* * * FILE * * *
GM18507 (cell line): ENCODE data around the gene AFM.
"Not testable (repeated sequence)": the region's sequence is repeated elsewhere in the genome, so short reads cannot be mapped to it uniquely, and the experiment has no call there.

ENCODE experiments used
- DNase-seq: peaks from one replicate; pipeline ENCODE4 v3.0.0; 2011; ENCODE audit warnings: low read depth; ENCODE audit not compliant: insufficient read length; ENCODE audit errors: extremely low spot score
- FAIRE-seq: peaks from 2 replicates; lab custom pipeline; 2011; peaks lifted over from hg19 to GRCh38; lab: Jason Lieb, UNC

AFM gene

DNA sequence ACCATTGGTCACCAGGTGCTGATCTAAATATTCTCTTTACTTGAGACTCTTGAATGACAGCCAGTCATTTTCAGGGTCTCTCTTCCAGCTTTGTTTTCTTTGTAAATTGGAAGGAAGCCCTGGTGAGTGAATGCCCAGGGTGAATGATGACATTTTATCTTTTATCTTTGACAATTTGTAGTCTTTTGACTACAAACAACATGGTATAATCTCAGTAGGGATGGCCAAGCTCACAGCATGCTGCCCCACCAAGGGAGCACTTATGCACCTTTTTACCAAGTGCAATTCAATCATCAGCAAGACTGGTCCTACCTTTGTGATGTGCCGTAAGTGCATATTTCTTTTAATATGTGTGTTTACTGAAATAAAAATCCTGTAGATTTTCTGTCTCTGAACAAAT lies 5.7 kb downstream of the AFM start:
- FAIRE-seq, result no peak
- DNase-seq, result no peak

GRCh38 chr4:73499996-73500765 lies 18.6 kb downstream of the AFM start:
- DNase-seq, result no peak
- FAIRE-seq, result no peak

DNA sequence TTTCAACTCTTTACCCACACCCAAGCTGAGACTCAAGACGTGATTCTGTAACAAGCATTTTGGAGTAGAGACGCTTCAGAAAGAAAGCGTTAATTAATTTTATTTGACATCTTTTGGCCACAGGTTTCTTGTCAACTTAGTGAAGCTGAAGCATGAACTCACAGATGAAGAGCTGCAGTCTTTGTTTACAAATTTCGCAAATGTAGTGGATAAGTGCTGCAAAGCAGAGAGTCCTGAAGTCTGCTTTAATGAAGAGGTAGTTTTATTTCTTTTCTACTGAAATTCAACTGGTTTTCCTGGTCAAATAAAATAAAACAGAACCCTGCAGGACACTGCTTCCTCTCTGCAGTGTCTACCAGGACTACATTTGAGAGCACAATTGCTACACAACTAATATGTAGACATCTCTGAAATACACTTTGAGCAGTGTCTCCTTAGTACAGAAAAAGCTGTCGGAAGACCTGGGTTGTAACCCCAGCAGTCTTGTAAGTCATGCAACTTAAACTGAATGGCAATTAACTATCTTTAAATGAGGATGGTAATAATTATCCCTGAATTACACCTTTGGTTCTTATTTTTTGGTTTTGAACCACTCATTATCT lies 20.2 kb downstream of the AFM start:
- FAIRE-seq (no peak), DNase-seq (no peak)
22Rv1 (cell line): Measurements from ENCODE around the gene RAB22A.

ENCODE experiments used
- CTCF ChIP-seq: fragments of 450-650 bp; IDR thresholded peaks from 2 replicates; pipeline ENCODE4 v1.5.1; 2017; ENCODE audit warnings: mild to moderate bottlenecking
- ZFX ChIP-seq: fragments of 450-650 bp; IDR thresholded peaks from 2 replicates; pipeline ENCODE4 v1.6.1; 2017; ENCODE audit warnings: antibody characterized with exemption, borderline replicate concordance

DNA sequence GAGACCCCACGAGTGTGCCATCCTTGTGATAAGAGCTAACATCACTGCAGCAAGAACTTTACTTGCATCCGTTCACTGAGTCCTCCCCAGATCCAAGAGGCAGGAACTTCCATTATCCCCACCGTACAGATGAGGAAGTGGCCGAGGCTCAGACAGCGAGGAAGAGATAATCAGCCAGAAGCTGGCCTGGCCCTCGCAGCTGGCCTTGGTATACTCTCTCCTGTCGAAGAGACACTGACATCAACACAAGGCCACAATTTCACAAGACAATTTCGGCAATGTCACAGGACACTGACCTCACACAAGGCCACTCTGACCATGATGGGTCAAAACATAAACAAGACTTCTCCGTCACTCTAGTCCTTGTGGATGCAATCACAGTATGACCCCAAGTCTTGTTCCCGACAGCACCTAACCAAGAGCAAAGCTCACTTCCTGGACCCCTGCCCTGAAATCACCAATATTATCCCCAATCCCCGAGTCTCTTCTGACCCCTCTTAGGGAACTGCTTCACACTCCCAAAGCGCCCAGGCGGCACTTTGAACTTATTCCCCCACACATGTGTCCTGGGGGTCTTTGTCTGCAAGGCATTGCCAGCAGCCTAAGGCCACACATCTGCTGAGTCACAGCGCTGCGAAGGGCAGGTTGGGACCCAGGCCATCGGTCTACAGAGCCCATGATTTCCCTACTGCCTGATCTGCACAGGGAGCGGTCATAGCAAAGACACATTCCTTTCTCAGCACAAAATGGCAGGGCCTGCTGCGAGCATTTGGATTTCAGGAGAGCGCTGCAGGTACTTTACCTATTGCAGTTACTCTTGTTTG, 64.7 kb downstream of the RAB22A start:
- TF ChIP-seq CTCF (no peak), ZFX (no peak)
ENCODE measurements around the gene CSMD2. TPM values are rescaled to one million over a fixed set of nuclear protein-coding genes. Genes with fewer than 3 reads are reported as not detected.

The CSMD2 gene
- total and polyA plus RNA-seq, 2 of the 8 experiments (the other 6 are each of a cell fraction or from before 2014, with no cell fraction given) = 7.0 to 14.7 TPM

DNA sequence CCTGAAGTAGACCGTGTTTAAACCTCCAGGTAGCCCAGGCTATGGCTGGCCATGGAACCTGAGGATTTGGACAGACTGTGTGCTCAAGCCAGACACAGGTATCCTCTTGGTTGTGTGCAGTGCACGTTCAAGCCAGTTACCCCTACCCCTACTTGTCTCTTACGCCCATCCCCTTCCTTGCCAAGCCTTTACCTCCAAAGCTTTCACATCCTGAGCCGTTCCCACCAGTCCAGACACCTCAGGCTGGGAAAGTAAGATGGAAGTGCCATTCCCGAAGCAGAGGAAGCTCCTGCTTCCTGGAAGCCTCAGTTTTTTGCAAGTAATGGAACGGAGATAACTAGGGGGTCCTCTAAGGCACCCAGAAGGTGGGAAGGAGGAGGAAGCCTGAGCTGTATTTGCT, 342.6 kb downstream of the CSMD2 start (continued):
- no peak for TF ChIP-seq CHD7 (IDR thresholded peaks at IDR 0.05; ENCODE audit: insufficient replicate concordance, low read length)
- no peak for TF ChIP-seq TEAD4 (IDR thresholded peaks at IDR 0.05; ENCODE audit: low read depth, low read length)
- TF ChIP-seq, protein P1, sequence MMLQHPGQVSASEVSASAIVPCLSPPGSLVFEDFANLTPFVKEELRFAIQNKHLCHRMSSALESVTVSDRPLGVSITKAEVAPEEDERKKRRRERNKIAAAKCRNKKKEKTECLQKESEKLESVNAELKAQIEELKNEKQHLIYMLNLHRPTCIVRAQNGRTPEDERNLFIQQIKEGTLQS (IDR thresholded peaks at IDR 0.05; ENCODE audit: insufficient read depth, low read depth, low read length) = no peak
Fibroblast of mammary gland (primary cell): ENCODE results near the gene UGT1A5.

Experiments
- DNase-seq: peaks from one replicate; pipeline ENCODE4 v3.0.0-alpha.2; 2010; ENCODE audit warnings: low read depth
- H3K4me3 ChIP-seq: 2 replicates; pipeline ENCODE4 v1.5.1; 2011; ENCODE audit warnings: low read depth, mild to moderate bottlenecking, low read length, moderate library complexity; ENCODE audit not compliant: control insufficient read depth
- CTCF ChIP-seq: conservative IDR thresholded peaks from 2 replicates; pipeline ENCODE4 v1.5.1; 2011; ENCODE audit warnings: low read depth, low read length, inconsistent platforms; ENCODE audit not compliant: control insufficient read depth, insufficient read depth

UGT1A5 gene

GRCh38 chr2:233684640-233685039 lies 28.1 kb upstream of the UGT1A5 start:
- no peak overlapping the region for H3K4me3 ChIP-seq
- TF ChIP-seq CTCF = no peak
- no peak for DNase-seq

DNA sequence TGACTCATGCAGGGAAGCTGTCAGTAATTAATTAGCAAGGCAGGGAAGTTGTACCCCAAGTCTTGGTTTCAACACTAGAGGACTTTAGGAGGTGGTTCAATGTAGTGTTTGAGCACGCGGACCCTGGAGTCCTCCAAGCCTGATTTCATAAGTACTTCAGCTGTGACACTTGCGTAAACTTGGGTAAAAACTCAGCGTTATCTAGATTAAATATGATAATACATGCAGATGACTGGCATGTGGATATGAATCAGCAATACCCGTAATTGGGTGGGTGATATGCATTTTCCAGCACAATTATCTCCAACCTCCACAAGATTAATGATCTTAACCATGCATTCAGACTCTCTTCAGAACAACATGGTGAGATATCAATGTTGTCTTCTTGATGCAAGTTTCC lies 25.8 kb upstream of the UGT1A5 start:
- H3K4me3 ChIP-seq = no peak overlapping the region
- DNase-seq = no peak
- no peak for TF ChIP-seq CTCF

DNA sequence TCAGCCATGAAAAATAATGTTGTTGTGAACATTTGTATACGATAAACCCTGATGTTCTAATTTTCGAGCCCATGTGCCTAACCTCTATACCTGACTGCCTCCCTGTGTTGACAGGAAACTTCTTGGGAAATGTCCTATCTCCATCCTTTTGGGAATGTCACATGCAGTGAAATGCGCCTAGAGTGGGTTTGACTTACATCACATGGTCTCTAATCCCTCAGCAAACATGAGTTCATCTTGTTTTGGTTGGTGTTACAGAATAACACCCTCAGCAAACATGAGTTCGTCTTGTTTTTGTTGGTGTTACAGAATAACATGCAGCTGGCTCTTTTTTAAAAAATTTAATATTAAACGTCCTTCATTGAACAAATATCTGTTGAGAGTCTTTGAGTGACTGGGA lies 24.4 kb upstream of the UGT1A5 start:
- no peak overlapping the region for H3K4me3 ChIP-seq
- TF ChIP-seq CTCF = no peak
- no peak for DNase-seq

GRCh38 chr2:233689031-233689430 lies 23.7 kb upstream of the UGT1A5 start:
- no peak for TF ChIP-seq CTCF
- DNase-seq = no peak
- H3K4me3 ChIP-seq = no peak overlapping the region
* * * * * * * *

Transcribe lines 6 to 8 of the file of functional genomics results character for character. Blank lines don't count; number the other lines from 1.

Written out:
AFM gene

DNA sequence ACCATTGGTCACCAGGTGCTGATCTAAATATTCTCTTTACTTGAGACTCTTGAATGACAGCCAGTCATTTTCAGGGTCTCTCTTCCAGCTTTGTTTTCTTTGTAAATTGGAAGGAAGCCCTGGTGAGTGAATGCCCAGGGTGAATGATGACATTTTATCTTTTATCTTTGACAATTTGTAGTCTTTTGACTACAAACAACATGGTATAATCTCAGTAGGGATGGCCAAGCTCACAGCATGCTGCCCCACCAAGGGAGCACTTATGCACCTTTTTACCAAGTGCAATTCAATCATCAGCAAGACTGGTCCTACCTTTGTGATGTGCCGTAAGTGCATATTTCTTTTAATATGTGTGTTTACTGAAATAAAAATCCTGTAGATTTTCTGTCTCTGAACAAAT lies 5.7 kb downstream of the AFM start:
- FAIRE-seq, result no peak